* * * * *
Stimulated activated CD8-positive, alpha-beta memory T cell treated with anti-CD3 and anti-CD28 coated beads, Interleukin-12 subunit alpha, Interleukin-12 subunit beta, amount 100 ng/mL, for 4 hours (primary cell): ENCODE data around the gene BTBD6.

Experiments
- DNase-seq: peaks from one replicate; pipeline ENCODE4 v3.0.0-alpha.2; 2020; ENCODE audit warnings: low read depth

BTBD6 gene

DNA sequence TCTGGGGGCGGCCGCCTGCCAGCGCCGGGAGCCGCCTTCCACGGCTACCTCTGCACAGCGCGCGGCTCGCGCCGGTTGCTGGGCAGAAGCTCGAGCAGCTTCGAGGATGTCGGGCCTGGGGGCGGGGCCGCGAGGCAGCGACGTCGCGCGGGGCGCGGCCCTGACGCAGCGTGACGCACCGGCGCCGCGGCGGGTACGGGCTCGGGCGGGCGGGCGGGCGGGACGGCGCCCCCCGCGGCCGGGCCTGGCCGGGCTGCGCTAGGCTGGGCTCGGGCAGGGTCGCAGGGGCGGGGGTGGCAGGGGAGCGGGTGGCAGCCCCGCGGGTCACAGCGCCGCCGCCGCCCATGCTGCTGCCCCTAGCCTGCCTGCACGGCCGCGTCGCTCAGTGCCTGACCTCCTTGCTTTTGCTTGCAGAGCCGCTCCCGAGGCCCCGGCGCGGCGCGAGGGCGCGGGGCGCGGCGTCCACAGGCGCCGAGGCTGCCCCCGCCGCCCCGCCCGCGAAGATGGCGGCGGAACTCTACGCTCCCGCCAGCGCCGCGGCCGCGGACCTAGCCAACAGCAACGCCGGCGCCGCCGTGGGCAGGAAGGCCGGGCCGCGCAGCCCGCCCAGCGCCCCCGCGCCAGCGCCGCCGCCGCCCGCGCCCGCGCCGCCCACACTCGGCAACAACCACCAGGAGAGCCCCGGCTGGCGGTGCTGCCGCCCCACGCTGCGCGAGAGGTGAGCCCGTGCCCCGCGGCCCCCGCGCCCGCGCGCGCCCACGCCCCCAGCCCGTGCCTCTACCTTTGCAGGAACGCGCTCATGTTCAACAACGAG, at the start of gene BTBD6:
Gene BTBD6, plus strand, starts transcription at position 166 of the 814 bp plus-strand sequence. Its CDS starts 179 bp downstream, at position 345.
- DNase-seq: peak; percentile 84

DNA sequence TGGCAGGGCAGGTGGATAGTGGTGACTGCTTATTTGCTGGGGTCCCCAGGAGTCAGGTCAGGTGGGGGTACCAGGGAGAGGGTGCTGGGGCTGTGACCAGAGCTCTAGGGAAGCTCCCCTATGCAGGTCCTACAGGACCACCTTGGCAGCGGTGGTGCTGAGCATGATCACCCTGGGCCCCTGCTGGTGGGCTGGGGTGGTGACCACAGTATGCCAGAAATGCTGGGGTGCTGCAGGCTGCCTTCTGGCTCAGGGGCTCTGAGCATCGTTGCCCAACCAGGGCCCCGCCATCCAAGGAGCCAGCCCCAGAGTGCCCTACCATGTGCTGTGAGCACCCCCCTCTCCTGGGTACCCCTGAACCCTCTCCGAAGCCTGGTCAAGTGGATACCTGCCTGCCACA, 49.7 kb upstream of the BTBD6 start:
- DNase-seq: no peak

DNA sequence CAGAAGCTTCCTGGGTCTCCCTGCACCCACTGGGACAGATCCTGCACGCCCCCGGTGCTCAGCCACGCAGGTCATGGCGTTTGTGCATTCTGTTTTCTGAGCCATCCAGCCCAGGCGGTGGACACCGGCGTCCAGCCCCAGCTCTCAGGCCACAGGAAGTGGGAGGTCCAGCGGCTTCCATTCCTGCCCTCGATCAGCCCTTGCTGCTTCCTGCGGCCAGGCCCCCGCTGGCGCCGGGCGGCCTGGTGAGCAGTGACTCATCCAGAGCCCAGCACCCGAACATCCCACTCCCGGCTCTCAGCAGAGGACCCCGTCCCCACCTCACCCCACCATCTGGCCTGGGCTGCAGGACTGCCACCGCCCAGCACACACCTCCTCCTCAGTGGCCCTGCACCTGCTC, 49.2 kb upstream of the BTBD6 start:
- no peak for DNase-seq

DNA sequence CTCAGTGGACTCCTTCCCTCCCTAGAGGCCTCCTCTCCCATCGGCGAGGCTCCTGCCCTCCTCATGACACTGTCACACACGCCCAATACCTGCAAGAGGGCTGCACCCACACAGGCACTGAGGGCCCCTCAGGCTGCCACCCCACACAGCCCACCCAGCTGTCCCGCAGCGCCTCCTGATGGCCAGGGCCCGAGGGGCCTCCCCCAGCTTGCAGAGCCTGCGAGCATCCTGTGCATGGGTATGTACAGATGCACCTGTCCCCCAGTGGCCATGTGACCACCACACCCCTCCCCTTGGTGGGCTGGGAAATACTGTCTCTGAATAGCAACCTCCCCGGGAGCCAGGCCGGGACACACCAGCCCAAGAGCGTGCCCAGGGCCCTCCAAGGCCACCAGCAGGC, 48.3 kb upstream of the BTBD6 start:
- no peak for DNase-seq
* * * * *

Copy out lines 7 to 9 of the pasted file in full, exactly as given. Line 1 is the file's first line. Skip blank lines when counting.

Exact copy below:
- DNase-seq: peak; percentile 84

DNA sequence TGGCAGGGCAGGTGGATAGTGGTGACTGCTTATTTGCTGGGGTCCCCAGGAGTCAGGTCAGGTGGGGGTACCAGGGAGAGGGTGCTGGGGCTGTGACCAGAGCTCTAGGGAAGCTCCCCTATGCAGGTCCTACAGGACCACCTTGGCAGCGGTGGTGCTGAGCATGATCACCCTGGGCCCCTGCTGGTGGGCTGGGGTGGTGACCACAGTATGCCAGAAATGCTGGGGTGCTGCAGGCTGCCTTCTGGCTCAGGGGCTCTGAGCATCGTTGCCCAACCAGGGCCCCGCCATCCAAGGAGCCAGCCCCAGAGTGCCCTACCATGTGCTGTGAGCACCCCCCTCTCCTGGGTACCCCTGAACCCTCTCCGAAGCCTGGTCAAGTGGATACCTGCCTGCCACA, 49.7 kb upstream of the BTBD6 start:
- DNase-seq: no peak